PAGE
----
On Democratic Governance for University Faculty, Staff and Students

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Making our case for administrative abolition

by Blanca Missé and James Martel

As a long ago and newly tenured faculty member at San Francisco State University, both of us have watched the effects of the administration—both of our own university and of the 23 campus California State University system to which it belongs—slowly but surely grind us down to the point where we are concerned about the future viability of our university. At the same time, as union organizers and scholar-activists we have experienced the incredible power, creativity, intelligence and solidarity that academic workers are capable of when they are given the space to think and organize together in bottom-up and democratic ways. We know that a truly democratic governance of universities is not only desirable but entirely possible!

All over the world, over the Anglosphere countries in particular, higher education has been under systematic attack from its own administration. In our recent paper for Theory and Event, “For Democratic Governance of Universities: The Case for Administrative Abolition,” we catalogue the history and the effects of this steady attack on a principal institution of public life. Although this attack is happening both at private and public institutions of higher learning, we are focusing on the public university system as an object—and in particular those lower-prestige schools such as our own that serve a diverse, working-class student body—that are particularly under the gun.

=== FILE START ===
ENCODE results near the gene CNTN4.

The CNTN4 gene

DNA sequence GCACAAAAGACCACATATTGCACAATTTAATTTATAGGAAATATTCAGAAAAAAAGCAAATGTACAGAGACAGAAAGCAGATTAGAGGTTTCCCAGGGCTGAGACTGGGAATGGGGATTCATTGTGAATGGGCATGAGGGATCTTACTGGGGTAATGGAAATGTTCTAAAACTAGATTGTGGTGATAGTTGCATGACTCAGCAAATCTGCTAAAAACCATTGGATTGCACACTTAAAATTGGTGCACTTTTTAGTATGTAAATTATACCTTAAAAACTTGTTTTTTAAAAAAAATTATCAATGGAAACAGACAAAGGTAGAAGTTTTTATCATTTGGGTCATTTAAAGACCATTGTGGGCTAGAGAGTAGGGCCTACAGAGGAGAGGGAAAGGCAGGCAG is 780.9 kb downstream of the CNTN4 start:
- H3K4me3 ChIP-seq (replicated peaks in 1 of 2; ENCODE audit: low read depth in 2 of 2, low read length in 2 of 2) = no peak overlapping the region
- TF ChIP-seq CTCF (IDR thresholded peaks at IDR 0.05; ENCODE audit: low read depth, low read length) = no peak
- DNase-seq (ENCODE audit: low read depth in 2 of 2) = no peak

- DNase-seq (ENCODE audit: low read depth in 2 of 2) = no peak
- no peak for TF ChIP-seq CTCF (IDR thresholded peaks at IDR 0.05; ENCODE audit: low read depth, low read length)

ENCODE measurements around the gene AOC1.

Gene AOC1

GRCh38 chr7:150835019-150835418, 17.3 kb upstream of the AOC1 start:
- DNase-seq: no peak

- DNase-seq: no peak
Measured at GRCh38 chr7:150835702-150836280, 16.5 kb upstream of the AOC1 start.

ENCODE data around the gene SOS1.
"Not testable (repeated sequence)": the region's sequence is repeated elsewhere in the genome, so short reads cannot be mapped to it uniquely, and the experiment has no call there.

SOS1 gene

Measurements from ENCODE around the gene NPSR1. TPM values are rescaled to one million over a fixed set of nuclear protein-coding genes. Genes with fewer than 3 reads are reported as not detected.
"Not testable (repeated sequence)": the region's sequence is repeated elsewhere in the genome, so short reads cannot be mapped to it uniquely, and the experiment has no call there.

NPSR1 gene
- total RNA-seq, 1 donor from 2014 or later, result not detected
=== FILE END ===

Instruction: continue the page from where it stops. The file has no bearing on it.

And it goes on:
We make the case that even though the very notion of a public university is becoming increasingly untenable as the forces of privatization and precaritization taking over institutions of higher learning, this concept needs to be fully re-imagined and re-invested in, allowing for faculty and student power to exist and affirm the emancipatory possibilities of education. For us, the public university needs to become synonymous with quality and democratic education. It needs to be the terrain where radical and emancipatory ideas are practiced, and where a new generation of students can re-invent a vision of democracy that is more expansive and encompassing than exists today, including the economic, racial and gender dimensions that are otherwise obliterated by the version of liberal democracy we live in.

Our research makes clear something that we both suspected, namely that the neoliberal attack on higher education—while reaching its apogee in the current moment—is not as recent as it might seem. It has its roots in the early 20th century and perhaps even goes back to the origins of the U.S. higher education model. 

What we found out was that the idea of an independent, self-managed model of higher education has always been seen as a threat to various elites and, accordingly, a long war on faculty, student and staff autonomy has led us to the situation that we face today. We learned that attempts at worker self-management going back to the founding of very elite and private institutions such as Harvard and Yale saw the rise of campaigns to manage and control the power of faculty, staff and students—attempts that were ultimately successful.